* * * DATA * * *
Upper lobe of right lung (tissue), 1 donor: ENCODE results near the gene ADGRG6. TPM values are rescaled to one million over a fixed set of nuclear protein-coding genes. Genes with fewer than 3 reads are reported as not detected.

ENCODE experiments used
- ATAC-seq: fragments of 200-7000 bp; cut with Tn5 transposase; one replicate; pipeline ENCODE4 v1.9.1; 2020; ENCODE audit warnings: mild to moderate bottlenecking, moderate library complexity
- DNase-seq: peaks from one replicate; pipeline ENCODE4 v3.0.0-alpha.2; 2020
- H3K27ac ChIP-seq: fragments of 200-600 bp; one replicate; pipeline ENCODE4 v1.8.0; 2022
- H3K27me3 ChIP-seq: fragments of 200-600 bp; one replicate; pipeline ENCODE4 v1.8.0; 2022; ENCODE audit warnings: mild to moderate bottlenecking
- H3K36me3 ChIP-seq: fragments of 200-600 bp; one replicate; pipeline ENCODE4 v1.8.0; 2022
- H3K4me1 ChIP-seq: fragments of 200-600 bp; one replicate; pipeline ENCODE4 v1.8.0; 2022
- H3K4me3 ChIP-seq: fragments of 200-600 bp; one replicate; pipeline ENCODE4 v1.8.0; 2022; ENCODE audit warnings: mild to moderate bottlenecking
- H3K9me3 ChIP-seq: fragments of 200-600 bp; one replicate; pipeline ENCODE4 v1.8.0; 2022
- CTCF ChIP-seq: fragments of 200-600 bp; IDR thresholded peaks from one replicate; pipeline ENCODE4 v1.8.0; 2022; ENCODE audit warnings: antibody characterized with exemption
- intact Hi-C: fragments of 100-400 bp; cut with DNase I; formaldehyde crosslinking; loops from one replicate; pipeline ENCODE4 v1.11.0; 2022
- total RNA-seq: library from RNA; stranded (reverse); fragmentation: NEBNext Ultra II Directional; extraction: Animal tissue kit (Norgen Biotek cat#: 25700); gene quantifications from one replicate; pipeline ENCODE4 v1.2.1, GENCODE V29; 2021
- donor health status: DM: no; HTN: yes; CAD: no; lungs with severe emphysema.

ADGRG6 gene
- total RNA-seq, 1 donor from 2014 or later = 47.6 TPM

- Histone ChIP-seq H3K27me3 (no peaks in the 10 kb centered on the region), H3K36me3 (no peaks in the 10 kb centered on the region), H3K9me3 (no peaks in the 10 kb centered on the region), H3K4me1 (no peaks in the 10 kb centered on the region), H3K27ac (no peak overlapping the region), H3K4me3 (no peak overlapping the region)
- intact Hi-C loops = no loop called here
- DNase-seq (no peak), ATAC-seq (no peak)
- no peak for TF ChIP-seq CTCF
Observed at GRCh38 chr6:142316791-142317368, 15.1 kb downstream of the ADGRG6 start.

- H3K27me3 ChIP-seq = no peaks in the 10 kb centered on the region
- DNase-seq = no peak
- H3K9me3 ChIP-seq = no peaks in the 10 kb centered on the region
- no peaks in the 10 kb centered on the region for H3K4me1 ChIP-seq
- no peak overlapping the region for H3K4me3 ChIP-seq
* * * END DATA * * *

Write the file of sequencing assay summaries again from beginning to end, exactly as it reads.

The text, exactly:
Upper lobe of right lung (tissue), 1 donor: ENCODE results near the gene ADGRG6. TPM values are rescaled to one million over a fixed set of nuclear protein-coding genes. Genes with fewer than 3 reads are reported as not detected.

ENCODE experiments used
- ATAC-seq: fragments of 200-7000 bp; cut with Tn5 transposase; one replicate; pipeline ENCODE4 v1.9.1; 2020; ENCODE audit warnings: mild to moderate bottlenecking, moderate library complexity
- DNase-seq: peaks from one replicate; pipeline ENCODE4 v3.0.0-alpha.2; 2020
- H3K27ac ChIP-seq: fragments of 200-600 bp; one replicate; pipeline ENCODE4 v1.8.0; 2022
- H3K27me3 ChIP-seq: fragments of 200-600 bp; one replicate; pipeline ENCODE4 v1.8.0; 2022; ENCODE audit warnings: mild to moderate bottlenecking
- H3K36me3 ChIP-seq: fragments of 200-600 bp; one replicate; pipeline ENCODE4 v1.8.0; 2022
- H3K4me1 ChIP-seq: fragments of 200-600 bp; one replicate; pipeline ENCODE4 v1.8.0; 2022
- H3K4me3 ChIP-seq: fragments of 200-600 bp; one replicate; pipeline ENCODE4 v1.8.0; 2022; ENCODE audit warnings: mild to moderate bottlenecking
- H3K9me3 ChIP-seq: fragments of 200-600 bp; one replicate; pipeline ENCODE4 v1.8.0; 2022
- CTCF ChIP-seq: fragments of 200-600 bp; IDR thresholded peaks from one replicate; pipeline ENCODE4 v1.8.0; 2022; ENCODE audit warnings: antibody characterized with exemption
- intact Hi-C: fragments of 100-400 bp; cut with DNase I; formaldehyde crosslinking; loops from one replicate; pipeline ENCODE4 v1.11.0; 2022
- total RNA-seq: library from RNA; stranded (reverse); fragmentation: NEBNext Ultra II Directional; extraction: Animal tissue kit (Norgen Biotek cat#: 25700); gene quantifications from one replicate; pipeline ENCODE4 v1.2.1, GENCODE V29; 2021
- donor health status: DM: no; HTN: yes; CAD: no; lungs with severe emphysema.

ADGRG6 gene
- total RNA-seq, 1 donor from 2014 or later = 47.6 TPM

- Histone ChIP-seq H3K27me3 (no peaks in the 10 kb centered on the region), H3K36me3 (no peaks in the 10 kb centered on the region), H3K9me3 (no peaks in the 10 kb centered on the region), H3K4me1 (no peaks in the 10 kb centered on the region), H3K27ac (no peak overlapping the region), H3K4me3 (no peak overlapping the region)
- intact Hi-C loops = no loop called here
- DNase-seq (no peak), ATAC-seq (no peak)
- no peak for TF ChIP-seq CTCF
Observed at GRCh38 chr6:142316791-142317368, 15.1 kb downstream of the ADGRG6 start.

- H3K27me3 ChIP-seq = no peaks in the 10 kb centered on the region
- DNase-seq = no peak
- H3K9me3 ChIP-seq = no peaks in the 10 kb centered on the region
- no peaks in the 10 kb centered on the region for H3K4me1 ChIP-seq
- no peak overlapping the region for H3K4me3 ChIP-seq